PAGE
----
“She has long been a thorn in the side of the Bahraini government, who have repeatedly found excuses to ensure she remains locked up in order to silence her.”

In the first case, Zainab Al Khawaja is accused of destroying government property after she ripped up a picture of the Bahraini King while she was detained in a women’s detention centre in ‘Issa Town on May 4 and 6, 2012. In the second, she is accused of insulting a police officer after she defended a prisoner that she claims was humiliated in front of her in June 2013.

“The authorities must take urgent steps to clear Zainab Al Khawaja’s name once and for all. Her convictions must be overturned and all outstanding charges dropped as a matter of urgency,” said Said Boumedouha.

Zainab Al Khawaja spent nearly a year in jail serving several short sentences for an array of different charges before being released on Sunday. These included destroying government property, insulting a policewoman, illegal gathering and rioting, and inciting hatred against the regime, among others.

She told Amnesty International that during her incarceration additional restrictions were placed on her when she went on hunger strike in March 2013. The prison authorities responded by denying her family visits or phone calls to her lawyer. The restrictions ended when she finished the strike.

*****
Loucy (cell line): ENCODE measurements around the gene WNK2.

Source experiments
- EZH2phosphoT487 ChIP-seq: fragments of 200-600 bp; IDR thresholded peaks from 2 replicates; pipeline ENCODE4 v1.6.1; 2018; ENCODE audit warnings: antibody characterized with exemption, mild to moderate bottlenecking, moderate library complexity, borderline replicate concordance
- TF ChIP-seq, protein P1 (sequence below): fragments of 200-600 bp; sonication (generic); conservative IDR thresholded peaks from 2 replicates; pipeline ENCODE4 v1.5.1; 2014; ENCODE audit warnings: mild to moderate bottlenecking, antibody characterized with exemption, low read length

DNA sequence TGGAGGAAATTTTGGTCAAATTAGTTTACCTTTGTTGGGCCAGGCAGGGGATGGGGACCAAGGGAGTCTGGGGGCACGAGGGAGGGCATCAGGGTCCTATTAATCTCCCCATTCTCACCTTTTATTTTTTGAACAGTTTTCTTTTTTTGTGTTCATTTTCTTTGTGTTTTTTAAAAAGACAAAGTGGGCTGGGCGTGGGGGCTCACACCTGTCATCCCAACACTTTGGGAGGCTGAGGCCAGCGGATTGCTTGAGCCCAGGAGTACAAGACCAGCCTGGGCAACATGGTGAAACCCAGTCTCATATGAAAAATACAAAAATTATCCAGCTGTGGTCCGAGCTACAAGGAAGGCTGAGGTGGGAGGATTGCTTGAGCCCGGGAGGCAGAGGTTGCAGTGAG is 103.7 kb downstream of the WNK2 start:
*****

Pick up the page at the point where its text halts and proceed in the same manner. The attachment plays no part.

Amnesty International had designated her a prisoner of conscience held solely for peacefully exercising her rights to freedom of expression, association and assembly and repeatedly called for her unconditional release.

Zainab Al Khawaja and her family are among many activists who have been targeted by the Bahraini authorities’ crackdown on freedom of expression and assembly in an effort to stamp out all dissent since the 2011 uprising.

“Activists must be allowed to freely express their opinions without fear of intimidation, harassment or arrest. All Bahraini prisoners of conscience must be released immediately and unconditionally and the right to freedom of expression and assembly respected,” said Said Boumedouha.

Bahrain is the 2nd worst jailer of journalists per capita in the world: here.

Bahrain: Ahmed AlArab: Severely Tortured for Confessions, Denied Medical Attention: here.

Horrifying sexual torture in Bahrain jails: Prisoners’ families reveal: here.

Bahraini activists Rula al-Saffar and Jalila al-Salman spoke to Judith Orr about resistance to the al-Khalifa regime: here.